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Dina Meza

Honduran human rights defender and journalist Dina Meza faces regular personal threats as she works to challenge the appalling state of human rights in her country.

Comisión Interamericana de Derechos Humanos via Flickr

In a piece to mark World Press Freedom Day in 2012, Meza wrote:

Don't think that I am not afraid; many times I've felt as though fear has soaked through to my bones, but the feeling of responsibility is stronger.

In Honduras, the country with the world's highest murder rate, human rights defender and journalist Dina Meza has, at considerable risk to herself, consistently challenged the impunity enjoyed by those who kill and abuse others' rights.

Meza's fight for justice was sparked in 1989 when her brother, a campaigner for agricultural rights, was abducted. Held by security services on accusations of being a guerrilla fighter, he was tortured before being freed a week later. This experience inspired Meza's resolve to challenge the appalling state of human rights in Honduras, a pledge that she holds onto to this day.

Meza initially worked for the mainstream press, but had to leave after being told once too often to tone down her criticism in her reports. She went on to set up the online magazine Revistazo that investigated abuses by private security firms, labour rights and other issues that the mainstream press would not cover. Revistazo also gave support to victims of abuses who could not afford legal representation. In December 2006, Dionisio Diaz Garcia, a lawyer working for Revistazo, was shot dead in the street as he was on his way to represent one of these victims. In acute danger themselves, the magazine's seven-strong staff, including Meza, were granted Inter-American Commission on Human Rights precautionary measures that demanded the Honduran government give them protection. Body guards were provided but only during office hours, and Meza's team was responsible for covering their meals and travel expenses. All the while Meza and her colleagues lived with the fear that their guards may themselves be under the influence of the private security firms that were linked to the lawyer's murder.

Despite the precautionary measures, the threats against Meza took hold with a vengeance and continue to this day. She has reported unidentified callers leaving her phone and text messages, being stalked by strangers taking photos while she was out walking with her children, and particularly distressing for her, direct threats to her three children. Many of the messages are filled with sexual violence and obscene language, and have extended to her teenage daughters. Her son was once threatened by a man with a gun as he travelled on a bus. So it was a welcome respite for all the family when they went to the UK in 2013 while Meza took up a six-month fellowship at York University's Centre for Applied Human Rights.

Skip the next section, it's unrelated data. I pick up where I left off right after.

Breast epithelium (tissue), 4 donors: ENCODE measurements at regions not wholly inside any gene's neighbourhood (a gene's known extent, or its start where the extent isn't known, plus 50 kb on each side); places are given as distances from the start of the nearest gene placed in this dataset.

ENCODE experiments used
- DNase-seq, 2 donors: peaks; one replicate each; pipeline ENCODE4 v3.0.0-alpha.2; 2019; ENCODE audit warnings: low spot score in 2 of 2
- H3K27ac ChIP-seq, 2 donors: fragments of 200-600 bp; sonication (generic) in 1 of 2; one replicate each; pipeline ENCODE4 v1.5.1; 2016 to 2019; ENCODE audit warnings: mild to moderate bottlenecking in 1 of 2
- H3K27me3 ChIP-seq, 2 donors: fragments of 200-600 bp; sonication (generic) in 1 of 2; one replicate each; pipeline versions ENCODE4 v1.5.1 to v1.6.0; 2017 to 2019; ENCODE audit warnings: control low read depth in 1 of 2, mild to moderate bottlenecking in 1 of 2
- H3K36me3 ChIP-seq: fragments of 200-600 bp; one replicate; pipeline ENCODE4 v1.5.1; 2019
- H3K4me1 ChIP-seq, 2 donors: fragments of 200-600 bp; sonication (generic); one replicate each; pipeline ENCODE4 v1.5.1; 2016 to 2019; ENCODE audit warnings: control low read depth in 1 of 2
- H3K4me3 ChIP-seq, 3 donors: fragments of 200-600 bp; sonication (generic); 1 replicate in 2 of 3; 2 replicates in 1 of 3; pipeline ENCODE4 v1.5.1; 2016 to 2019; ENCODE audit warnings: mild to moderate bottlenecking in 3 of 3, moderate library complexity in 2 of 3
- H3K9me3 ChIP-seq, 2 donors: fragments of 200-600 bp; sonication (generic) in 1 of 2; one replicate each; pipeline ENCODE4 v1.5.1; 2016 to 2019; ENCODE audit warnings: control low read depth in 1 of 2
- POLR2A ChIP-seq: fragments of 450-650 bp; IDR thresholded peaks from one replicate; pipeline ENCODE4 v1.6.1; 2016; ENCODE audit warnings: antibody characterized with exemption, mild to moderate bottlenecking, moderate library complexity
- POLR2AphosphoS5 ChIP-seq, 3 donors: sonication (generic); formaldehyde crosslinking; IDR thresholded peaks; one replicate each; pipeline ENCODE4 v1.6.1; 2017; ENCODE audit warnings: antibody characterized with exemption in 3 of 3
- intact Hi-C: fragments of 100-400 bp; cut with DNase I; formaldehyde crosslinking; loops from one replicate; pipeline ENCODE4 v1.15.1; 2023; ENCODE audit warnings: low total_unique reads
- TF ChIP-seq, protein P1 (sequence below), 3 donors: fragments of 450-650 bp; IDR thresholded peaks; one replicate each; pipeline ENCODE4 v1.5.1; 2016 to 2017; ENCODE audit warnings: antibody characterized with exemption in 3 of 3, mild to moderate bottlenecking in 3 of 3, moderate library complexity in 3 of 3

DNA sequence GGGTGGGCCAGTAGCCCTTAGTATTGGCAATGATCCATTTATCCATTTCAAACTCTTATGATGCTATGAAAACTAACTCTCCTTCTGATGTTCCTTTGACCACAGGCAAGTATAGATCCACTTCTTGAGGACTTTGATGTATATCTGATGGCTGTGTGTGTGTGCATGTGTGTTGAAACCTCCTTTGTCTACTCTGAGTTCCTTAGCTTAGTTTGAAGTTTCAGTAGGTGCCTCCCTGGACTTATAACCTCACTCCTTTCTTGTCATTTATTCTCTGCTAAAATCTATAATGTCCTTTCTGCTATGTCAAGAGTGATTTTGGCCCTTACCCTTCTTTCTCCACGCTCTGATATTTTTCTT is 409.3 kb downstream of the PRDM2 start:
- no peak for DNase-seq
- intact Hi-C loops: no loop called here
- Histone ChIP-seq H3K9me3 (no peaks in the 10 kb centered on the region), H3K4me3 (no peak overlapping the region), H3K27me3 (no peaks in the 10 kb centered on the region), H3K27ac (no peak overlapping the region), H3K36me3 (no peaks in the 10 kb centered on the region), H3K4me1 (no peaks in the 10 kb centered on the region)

Meza is a key member of the Committee of Families of Disappeared-Detainees in Honduras (COFADEH) that advocates for the detained and the disappeared, which itself suffers constant harassment and assaults on its staff. Meza heads the Committee's digital and alternative media program, writing for its website, as well as producing its weekly radio program, 'Voces Contra el Olvido' (Voices Against Forgetting).

Meza's work is recognized internationally. She was awarded Amnesty International's Human Rights Journalism Award in 2007. She was a focus case for PEN International's 2013 Day of the Imprisoned Writer, and was a recipient of the Oxfam-Novib/PEN award in 2014, becoming President of the newly formed Honduran PEN Centre the same year. She is also a reporter for Reporters Sans Frontiers (RSF) who listed her among its 100 Information Heroes in 2014. Another of her projects, the Iniciativa Periodismo y Democracia (Initiative for Journalism and Democracy), has been granted funding by Fund for Global Human Rights.

In January 2014, PEN International published its report on Honduras, Journalism in the Shadow of Impunity which noted that at least 32 journalists had been killed since 2009. Commenting on the report, Meza said "Exercising freedom of expression in a nation where impunity has taken over the country . . . is an act of defiance which carries with it the threat of death."

Little has changed since then. In fact, indications are that conditions in Honduras have deteriorated, with increased persecution of activists and media outlets.

As a result of this situation, in 2014 Meza requested accompaniment from Peace Brigades International in order to both ensure her safety and be able to continue her fight to defend human rights in Honduras.

Even with these measures, on 28 September 2015, two unidentified men attempted to run Meza down. The human rights defender, however, refuses to be intimidated and has continued her work in a variety of ways, including via her publication: Pasos de Animal Grande.


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